Here are some awesome photos I took of my Slender Bark Scorpion. They are also called Florida Bark Scorpion, Slender Brown Scorpion, and Brown Bark Scorpion
Adult Description: The adult male bark scorpion (Centuroides gracilis) can get pretty large, measuring about 2 Inches to about 6 Inches. When compared to the adult female C. gracilis which can range anywhere from 2.5 Inches to 4 Inches in length. With these species, their colors may vary, and the females can give birth to baby scorplings with varying colors that differ from either of the parents. These Bark Scorpions can be black, red, or contain stripes and markings which are red, brown, yellow, black, or orange.
Larva Description: Newborn (nymphs) are small and pale at birth, and will begin taking on adult characteristics after their first molt. Males and females mature at different rates. The female nymph will usually reach maturity after the 7th instar while the males are mature around the 6th instar. An instar is the developmental stage of bugs between each molt until sexual maturity is reached.
Ecological Threat: Centuroides gracilis is venomous, like all other scorpions, but are not considered dangerous or deadly. Because of this, there hasn’t been a ton of research conducted on these species. However, it is still considered a threat because it is venomous and will take up residence in homes. From what I understand, their sting hurts really bad but it shouldn’t kill the average person. Allergic reactions should always be considered for people who may be allergic to bees or other insects with venom.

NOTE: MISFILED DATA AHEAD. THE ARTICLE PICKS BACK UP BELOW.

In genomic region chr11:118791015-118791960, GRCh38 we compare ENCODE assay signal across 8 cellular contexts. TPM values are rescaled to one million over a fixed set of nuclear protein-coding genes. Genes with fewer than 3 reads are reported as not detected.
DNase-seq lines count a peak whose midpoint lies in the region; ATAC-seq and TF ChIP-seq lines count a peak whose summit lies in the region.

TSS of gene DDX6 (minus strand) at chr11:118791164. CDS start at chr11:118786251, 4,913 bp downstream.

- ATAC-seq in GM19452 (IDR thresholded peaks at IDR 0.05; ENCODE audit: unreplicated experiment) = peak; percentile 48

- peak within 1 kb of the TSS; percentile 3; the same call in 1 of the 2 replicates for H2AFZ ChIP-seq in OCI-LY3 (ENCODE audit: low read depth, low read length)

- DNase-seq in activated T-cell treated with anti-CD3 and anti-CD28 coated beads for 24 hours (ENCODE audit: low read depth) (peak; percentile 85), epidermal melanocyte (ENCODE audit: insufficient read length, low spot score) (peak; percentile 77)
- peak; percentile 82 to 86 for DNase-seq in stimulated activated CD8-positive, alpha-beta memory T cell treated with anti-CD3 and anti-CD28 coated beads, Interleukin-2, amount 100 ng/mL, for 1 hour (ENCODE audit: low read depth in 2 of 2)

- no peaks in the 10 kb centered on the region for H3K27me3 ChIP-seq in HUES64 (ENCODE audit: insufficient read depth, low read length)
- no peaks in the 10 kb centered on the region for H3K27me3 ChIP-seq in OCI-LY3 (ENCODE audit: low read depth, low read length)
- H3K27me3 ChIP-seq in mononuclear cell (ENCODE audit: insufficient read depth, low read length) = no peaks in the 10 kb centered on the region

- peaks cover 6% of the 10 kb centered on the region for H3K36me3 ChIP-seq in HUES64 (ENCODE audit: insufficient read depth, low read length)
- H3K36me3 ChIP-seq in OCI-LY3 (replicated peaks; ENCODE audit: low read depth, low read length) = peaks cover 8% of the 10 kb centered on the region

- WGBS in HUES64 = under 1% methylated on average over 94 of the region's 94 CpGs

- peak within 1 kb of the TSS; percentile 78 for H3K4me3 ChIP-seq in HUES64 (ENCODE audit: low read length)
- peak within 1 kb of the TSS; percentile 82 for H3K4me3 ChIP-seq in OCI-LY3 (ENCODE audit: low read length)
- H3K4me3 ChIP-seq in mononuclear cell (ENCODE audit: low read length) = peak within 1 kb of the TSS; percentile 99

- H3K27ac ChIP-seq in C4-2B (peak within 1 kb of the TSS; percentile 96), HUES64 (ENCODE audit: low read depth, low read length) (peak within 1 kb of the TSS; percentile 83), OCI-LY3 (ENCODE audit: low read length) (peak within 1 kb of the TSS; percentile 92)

Biology: The gestation period for this species is similar to a human gestation period. It generally varies from several months to just over a year. Females give birth to 25-35 young. After they are born, the babies will climb and attach to the mothers back where they remain until the first molt which can take about one week. After their first molt, they become independent of the mother, and will molt another five to seven times before reaching maturity.
Habitat: This species is normally found in tropical forests hiding under rocks and bark, hence the name. In the United States, where they have been introduced, C. gracilis can be found hiding under rocks, stones, wood piles, and inside or outside buildings and houses.
Unfortunately, some of her babies passed away. Not sure exactly why, it could have been the stress of moving them into a new enclosure.